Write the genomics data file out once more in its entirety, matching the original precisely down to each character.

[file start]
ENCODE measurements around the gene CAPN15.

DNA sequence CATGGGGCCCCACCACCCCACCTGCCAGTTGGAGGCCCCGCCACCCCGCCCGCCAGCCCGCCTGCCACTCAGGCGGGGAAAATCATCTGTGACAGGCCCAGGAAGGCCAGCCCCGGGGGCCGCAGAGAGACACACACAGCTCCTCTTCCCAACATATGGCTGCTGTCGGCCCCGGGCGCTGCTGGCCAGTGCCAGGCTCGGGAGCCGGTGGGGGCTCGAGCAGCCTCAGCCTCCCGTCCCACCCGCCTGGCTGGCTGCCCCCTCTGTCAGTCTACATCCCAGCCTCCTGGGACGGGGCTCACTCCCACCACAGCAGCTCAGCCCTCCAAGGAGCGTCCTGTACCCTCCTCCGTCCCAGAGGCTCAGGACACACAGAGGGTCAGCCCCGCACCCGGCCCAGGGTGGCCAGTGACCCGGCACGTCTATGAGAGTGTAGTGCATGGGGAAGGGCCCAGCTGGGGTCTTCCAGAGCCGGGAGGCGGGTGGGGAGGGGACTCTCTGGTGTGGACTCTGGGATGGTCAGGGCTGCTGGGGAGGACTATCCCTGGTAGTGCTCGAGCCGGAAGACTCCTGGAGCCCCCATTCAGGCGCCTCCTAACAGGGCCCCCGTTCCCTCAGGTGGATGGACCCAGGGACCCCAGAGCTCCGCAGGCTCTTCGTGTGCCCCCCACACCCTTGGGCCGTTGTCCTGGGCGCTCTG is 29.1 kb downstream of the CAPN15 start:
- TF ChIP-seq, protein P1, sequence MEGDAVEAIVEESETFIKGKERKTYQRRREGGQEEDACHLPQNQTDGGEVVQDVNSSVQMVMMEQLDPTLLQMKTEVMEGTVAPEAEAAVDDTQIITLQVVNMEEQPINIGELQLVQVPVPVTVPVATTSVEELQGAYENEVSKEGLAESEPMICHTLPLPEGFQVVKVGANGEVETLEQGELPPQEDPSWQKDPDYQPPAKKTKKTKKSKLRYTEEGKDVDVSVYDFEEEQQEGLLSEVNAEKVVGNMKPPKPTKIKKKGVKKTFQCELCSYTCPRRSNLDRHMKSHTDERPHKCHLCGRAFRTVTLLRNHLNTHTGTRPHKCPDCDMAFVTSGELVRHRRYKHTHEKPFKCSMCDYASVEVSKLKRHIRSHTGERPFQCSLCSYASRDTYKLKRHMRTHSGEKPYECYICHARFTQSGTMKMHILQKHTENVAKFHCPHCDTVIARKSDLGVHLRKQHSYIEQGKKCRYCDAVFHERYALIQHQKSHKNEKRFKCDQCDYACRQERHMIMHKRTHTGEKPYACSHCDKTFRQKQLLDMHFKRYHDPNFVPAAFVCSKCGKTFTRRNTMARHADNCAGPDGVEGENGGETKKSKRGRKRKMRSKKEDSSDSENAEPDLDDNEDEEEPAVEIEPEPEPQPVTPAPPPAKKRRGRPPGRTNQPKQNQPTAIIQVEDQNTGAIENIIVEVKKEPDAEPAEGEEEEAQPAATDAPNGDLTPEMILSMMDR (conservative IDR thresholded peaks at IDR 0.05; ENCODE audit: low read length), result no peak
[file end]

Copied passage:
ENCODE measurements around the gene CAPN15.

DNA sequence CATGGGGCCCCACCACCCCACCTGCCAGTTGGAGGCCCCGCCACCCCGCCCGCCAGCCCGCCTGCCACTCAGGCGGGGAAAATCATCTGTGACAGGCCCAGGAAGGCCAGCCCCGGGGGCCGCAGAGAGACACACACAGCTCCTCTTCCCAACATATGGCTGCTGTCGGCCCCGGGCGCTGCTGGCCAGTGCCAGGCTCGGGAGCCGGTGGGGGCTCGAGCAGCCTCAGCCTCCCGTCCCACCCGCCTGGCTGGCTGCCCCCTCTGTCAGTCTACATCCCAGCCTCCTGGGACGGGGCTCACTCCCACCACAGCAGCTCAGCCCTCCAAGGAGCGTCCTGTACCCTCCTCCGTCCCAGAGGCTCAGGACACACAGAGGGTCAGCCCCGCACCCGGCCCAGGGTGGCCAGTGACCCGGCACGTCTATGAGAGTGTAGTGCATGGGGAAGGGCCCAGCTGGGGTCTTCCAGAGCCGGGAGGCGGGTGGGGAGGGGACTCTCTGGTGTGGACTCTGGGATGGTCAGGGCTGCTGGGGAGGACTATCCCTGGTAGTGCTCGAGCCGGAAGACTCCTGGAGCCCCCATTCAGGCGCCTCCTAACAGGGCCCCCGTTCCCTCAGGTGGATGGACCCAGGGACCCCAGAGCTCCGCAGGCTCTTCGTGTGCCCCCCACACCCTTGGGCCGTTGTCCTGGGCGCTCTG is 29.1 kb downstream of the CAPN15 start:
- TF ChIP-seq, protein P1, sequence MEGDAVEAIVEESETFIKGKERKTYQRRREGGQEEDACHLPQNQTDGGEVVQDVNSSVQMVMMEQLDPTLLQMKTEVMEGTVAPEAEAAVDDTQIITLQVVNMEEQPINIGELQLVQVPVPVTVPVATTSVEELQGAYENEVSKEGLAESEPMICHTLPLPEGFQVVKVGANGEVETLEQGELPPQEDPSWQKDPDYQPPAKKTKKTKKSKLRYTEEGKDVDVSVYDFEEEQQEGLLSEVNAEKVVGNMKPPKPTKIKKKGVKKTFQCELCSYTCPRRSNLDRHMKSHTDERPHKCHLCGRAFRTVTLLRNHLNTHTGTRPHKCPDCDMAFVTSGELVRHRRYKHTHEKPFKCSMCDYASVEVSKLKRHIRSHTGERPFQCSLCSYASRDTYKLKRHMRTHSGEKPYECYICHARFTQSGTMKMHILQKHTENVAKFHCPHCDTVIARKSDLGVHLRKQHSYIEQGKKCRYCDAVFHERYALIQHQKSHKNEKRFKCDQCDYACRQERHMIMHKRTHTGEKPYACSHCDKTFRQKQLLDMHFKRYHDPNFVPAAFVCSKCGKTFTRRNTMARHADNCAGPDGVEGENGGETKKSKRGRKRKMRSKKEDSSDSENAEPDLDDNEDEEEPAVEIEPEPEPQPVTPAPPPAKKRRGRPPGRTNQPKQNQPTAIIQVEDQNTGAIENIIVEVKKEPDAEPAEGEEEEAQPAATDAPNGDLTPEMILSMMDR (conservative IDR thresholded peaks at IDR 0.05; ENCODE audit: low read length), result no peak